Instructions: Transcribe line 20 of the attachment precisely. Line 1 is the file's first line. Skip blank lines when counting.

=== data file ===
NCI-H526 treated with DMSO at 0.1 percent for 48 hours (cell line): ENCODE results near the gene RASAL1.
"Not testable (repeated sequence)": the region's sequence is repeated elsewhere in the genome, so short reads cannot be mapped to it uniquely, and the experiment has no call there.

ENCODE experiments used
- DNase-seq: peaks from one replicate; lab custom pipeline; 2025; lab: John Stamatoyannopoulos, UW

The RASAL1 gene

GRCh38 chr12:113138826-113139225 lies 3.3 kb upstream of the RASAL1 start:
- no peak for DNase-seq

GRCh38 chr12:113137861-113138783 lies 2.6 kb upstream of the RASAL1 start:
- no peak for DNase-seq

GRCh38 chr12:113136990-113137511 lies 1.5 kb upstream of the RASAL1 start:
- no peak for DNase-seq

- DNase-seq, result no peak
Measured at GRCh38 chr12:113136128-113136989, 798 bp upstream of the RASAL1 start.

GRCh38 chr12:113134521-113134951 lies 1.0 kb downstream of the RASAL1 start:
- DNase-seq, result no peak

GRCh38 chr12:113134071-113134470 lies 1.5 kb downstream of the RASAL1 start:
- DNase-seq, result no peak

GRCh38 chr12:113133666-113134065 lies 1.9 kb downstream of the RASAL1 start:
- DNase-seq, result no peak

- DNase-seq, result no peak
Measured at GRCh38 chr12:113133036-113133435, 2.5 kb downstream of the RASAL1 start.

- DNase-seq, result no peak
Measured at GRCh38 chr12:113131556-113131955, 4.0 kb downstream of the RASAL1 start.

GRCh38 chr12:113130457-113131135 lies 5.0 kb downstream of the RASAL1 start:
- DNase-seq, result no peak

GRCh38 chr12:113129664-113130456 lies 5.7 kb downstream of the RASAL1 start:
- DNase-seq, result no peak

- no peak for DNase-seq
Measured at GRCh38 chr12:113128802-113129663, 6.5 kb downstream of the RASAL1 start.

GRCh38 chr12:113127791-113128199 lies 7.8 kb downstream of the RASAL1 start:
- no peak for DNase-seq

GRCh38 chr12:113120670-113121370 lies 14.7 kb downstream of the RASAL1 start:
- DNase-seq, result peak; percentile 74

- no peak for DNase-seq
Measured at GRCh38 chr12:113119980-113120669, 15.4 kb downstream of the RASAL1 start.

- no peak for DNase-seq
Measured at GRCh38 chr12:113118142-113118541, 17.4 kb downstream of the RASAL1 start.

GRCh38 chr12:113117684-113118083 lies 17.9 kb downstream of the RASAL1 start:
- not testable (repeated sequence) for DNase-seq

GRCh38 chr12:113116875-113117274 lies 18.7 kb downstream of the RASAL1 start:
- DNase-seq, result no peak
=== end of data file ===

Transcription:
- DNase-seq, result no peak